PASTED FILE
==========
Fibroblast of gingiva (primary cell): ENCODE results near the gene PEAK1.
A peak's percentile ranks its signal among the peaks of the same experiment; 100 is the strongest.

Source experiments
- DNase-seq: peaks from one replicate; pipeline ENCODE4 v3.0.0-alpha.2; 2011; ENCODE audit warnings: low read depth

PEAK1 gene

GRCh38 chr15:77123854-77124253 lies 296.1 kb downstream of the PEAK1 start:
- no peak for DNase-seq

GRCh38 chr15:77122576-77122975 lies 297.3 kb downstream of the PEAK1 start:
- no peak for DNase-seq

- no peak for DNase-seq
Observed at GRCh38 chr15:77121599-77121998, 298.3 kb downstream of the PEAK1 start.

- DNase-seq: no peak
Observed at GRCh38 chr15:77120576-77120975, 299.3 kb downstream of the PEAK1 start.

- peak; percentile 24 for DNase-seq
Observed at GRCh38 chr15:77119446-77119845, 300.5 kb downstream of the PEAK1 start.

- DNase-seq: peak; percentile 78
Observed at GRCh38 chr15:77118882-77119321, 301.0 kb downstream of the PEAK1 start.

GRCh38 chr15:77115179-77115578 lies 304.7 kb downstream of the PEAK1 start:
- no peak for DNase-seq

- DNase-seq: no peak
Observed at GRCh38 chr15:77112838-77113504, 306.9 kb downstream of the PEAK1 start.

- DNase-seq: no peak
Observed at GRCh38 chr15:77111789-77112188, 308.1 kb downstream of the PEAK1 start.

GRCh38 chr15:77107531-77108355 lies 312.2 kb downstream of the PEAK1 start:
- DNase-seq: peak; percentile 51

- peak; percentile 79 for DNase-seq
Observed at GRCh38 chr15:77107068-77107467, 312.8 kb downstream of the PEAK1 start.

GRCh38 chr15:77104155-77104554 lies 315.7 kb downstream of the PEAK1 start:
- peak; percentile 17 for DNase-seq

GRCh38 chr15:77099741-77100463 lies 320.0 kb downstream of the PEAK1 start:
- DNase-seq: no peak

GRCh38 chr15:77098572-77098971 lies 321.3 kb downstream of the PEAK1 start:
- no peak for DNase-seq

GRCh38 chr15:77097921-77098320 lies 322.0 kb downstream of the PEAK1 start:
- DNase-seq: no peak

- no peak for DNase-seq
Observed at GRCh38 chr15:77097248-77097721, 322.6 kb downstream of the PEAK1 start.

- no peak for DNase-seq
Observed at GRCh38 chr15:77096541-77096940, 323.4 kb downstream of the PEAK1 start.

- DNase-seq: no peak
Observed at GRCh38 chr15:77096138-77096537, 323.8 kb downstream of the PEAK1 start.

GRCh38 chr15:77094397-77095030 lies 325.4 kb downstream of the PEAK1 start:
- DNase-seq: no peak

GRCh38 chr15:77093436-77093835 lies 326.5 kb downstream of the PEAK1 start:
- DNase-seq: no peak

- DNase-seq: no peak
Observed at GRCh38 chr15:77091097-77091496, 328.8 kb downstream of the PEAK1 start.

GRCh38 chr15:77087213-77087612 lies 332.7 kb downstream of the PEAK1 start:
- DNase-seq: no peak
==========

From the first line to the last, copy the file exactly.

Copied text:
Fibroblast of gingiva (primary cell): ENCODE results near the gene PEAK1.
A peak's percentile ranks its signal among the peaks of the same experiment; 100 is the strongest.

Source experiments
- DNase-seq: peaks from one replicate; pipeline ENCODE4 v3.0.0-alpha.2; 2011; ENCODE audit warnings: low read depth

PEAK1 gene

GRCh38 chr15:77123854-77124253 lies 296.1 kb downstream of the PEAK1 start:
- no peak for DNase-seq

GRCh38 chr15:77122576-77122975 lies 297.3 kb downstream of the PEAK1 start:
- no peak for DNase-seq

- no peak for DNase-seq
Observed at GRCh38 chr15:77121599-77121998, 298.3 kb downstream of the PEAK1 start.

- DNase-seq: no peak
Observed at GRCh38 chr15:77120576-77120975, 299.3 kb downstream of the PEAK1 start.

- peak; percentile 24 for DNase-seq
Observed at GRCh38 chr15:77119446-77119845, 300.5 kb downstream of the PEAK1 start.

- DNase-seq: peak; percentile 78
Observed at GRCh38 chr15:77118882-77119321, 301.0 kb downstream of the PEAK1 start.

GRCh38 chr15:77115179-77115578 lies 304.7 kb downstream of the PEAK1 start:
- no peak for DNase-seq

- DNase-seq: no peak
Observed at GRCh38 chr15:77112838-77113504, 306.9 kb downstream of the PEAK1 start.

- DNase-seq: no peak
Observed at GRCh38 chr15:77111789-77112188, 308.1 kb downstream of the PEAK1 start.

GRCh38 chr15:77107531-77108355 lies 312.2 kb downstream of the PEAK1 start:
- DNase-seq: peak; percentile 51

- peak; percentile 79 for DNase-seq
Observed at GRCh38 chr15:77107068-77107467, 312.8 kb downstream of the PEAK1 start.

GRCh38 chr15:77104155-77104554 lies 315.7 kb downstream of the PEAK1 start:
- peak; percentile 17 for DNase-seq

GRCh38 chr15:77099741-77100463 lies 320.0 kb downstream of the PEAK1 start:
- DNase-seq: no peak

GRCh38 chr15:77098572-77098971 lies 321.3 kb downstream of the PEAK1 start:
- no peak for DNase-seq

GRCh38 chr15:77097921-77098320 lies 322.0 kb downstream of the PEAK1 start:
- DNase-seq: no peak

- no peak for DNase-seq
Observed at GRCh38 chr15:77097248-77097721, 322.6 kb downstream of the PEAK1 start.

- no peak for DNase-seq
Observed at GRCh38 chr15:77096541-77096940, 323.4 kb downstream of the PEAK1 start.

- DNase-seq: no peak
Observed at GRCh38 chr15:77096138-77096537, 323.8 kb downstream of the PEAK1 start.

GRCh38 chr15:77094397-77095030 lies 325.4 kb downstream of the PEAK1 start:
- DNase-seq: no peak

GRCh38 chr15:77093436-77093835 lies 326.5 kb downstream of the PEAK1 start:
- DNase-seq: no peak

- DNase-seq: no peak
Observed at GRCh38 chr15:77091097-77091496, 328.8 kb downstream of the PEAK1 start.

GRCh38 chr15:77087213-77087612 lies 332.7 kb downstream of the PEAK1 start:
- DNase-seq: no peak